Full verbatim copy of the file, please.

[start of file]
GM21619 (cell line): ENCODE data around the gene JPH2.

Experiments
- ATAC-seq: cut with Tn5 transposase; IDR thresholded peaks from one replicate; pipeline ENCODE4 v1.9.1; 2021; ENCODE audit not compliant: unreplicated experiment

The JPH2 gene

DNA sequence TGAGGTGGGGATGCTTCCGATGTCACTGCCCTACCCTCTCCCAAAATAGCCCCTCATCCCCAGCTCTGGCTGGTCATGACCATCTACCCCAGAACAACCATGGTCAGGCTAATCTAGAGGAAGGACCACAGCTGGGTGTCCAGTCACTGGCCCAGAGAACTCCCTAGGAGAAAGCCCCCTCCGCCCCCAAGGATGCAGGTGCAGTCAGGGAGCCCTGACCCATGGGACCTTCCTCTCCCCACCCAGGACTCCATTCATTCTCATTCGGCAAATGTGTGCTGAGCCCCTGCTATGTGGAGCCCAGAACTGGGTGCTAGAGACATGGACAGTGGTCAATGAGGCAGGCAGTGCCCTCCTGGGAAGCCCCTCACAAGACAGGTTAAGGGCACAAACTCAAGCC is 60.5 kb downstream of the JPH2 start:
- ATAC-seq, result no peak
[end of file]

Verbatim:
GM21619 (cell line): ENCODE data around the gene JPH2.

Experiments
- ATAC-seq: cut with Tn5 transposase; IDR thresholded peaks from one replicate; pipeline ENCODE4 v1.9.1; 2021; ENCODE audit not compliant: unreplicated experiment

The JPH2 gene

DNA sequence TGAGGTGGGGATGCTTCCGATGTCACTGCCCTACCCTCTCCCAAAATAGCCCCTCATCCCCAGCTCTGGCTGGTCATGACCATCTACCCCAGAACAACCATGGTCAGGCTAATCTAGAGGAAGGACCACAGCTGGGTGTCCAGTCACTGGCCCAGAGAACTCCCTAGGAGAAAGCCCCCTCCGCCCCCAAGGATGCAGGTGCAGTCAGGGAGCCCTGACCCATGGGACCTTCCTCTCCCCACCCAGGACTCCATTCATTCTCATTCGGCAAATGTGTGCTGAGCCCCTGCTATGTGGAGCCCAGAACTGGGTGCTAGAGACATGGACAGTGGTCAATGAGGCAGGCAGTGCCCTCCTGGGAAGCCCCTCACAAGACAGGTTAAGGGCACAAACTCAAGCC is 60.5 kb downstream of the JPH2 start:
- ATAC-seq, result no peak